But the former experiments in giving some authorities to the private companies to assist the custom or the tax administration have failed. If lawmakers go down this road for another experiment with failure, they will have only themselves to blame. Which means, of course, that they’ll blame the local and central tax administration.

In the attempt to cut costs and increase revenue from back-taxes, the Tax administration maybe will sign a contract with private debt collection agencies to collect tax debts. These companies will be paid by the Budget on a contingency fee basis, based on the amount of tax debt that they collected.

When the Tax Administration deals directly with taxpayers, it has governmental discretion to negotiate settlements with taxpayers, including the power to suspend or cancel debts. Private collections cannot make such offers, so the GDT could limit private debt collectors to “easy” cases that did not require any governmental discretion to resolve.

Unfortunately, it has become clear that few if any cases do not require governmental discretion to resolve, so the private collectors will be often to assign cases that they could not resolve.

To have a clear idea of what could be loosed directly from this process let’s see the IRS experience, even the template is not the real and proper one for Albania, but the problems are at least the same within tax administrations.

The IRS’s experience with its private debt collection program revealed that despite even the most ardent attempts to ensure that private parties performing government functions act neutrally, it can still occur.  The IRS employed an impressive array of oversight mechanisms, which still did not completely prevent the private debt collection agencies’ self-interests from undermining the neutrality of the IRS’s tax debt collection.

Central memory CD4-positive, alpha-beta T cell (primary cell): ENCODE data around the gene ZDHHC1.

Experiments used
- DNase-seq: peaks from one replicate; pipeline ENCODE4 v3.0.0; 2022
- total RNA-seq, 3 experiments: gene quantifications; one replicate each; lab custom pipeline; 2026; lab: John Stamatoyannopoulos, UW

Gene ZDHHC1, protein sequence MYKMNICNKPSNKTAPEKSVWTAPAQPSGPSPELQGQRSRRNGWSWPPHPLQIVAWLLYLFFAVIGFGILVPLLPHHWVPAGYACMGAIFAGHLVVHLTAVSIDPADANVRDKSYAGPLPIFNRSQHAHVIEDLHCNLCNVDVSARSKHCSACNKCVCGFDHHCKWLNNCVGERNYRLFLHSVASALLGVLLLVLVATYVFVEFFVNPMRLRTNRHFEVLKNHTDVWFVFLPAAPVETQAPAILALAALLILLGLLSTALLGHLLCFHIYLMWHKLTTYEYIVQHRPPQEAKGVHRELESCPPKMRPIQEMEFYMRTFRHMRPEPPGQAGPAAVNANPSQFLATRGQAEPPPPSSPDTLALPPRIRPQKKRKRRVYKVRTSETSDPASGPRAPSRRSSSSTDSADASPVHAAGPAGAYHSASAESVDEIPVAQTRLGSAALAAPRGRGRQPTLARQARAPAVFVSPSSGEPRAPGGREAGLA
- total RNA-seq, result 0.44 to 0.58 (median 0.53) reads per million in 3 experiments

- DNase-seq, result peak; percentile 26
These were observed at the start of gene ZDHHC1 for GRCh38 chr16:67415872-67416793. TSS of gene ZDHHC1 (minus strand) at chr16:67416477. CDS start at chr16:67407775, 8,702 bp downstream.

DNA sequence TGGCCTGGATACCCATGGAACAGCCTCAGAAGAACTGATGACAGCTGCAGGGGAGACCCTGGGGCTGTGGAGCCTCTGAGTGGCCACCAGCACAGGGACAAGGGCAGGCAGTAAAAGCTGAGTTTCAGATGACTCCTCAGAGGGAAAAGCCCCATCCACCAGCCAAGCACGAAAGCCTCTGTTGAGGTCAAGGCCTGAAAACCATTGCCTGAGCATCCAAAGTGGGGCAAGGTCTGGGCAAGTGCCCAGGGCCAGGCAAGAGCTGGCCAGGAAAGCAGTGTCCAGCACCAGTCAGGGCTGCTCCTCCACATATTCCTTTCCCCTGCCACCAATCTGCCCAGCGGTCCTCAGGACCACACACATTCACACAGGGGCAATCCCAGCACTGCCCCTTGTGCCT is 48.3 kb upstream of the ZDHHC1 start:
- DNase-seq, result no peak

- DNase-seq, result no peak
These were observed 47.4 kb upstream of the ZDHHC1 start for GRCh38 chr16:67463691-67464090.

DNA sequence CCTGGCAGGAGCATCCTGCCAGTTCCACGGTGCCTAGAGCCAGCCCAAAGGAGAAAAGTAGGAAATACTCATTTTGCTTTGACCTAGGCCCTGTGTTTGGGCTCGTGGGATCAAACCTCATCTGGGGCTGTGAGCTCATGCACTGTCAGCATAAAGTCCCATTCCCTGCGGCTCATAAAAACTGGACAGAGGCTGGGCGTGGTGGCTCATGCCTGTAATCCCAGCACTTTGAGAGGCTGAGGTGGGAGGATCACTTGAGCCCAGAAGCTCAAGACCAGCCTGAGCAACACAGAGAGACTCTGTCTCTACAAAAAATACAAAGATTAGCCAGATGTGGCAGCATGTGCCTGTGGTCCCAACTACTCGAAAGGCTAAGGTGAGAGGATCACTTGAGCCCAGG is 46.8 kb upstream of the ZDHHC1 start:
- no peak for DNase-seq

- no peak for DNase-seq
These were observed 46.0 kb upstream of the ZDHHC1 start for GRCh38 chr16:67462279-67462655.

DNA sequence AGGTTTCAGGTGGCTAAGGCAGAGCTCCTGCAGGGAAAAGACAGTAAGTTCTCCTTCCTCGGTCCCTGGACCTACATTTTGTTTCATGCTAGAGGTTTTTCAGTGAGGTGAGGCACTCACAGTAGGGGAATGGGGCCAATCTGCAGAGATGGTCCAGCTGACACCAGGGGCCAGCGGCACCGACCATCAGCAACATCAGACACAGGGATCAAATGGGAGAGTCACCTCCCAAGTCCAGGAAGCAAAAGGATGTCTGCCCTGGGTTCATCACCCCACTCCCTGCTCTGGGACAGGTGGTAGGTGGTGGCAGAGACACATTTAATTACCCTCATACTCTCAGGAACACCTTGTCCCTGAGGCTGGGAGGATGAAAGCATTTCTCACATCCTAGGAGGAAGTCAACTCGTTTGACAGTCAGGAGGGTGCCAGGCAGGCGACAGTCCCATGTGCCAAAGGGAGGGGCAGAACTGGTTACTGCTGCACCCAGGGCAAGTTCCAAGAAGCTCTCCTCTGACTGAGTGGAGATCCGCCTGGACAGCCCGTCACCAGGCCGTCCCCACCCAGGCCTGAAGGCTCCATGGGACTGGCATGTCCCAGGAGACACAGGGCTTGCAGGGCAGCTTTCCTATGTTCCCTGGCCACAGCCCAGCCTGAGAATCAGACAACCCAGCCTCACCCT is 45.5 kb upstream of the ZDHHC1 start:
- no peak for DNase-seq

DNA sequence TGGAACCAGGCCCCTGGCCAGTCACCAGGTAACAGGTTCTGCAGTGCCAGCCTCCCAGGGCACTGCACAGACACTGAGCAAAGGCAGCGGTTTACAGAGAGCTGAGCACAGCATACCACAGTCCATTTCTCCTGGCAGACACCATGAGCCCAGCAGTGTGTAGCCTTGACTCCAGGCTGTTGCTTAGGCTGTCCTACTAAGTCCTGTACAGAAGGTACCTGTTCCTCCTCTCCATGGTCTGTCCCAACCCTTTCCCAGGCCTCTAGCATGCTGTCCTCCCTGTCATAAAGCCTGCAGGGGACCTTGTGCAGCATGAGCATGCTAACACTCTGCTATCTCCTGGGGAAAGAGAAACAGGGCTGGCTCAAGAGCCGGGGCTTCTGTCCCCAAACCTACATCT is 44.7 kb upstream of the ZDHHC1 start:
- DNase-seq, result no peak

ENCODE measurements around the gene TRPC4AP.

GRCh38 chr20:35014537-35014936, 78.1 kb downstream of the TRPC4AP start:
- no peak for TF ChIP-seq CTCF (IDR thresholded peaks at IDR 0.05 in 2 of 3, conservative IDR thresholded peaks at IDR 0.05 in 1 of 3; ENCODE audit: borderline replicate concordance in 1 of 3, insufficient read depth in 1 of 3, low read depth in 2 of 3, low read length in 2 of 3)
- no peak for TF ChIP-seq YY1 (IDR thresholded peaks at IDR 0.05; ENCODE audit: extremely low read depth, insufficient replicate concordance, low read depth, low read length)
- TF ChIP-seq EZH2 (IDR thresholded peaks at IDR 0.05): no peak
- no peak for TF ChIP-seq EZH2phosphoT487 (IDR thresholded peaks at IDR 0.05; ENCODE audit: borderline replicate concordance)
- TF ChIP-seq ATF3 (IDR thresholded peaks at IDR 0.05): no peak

Besides the debate about the pros and cons linked with the privatization of collection, in Albania exist a problematic situation regarding to the lack of capacities of local tax authorities.

Decentralization has featured among Albania’s foremost objectives since the country entered an ambitious economic and institutional reform programme in 2015. In its establishment of a decentralized local government system, Albania put in place a radical approach to local revenue generation and other competencies of vendor finances in order to be more independent from the transfers from budget money.

The advocacy that the local authorities make for private tax collection, also supported by some high level of bureaucrats, donors and other participants in the policy making on local government finance, is echoed in the recently published of best practices in revenue mobilization.

Historically, private tax collection discussion has presented administratively weak governments with two main advantages. Firstly, the opportunity to save on costs of tax administration by shifting the costs of collection onto the private sector. Secondly, tax privatization is also likely to remedy corruption at collection point, by offering superior mechanisms for penalizing poor collector performance. The main disadvantage is the risk of overzealous collection which may result in a deterioration of state-citizen relations.

Left wing legislatures should mandate firstly, as a first move the privatization of tax collection for local taxing authorities. We already in Albania have privatized part of education, highways, police etc.

If the privatization program will run into problems and will not deliver the service on its promised revenue then the politicians should carefully think about the privatization of tax collection at the national level.

In analyzing the efficiency of a privatization reform, especially when the proposed reform is privatization, the government should look at efficiency from a societal point of view.

The deep analysis of what is the performance of the tax system should evaluate if the tax collection is productive, and in such situations increasing revenue should not be the main objective of tax policy.

The tax collection reform means momentarily less “production” of tax revenues and more efficiency for the future.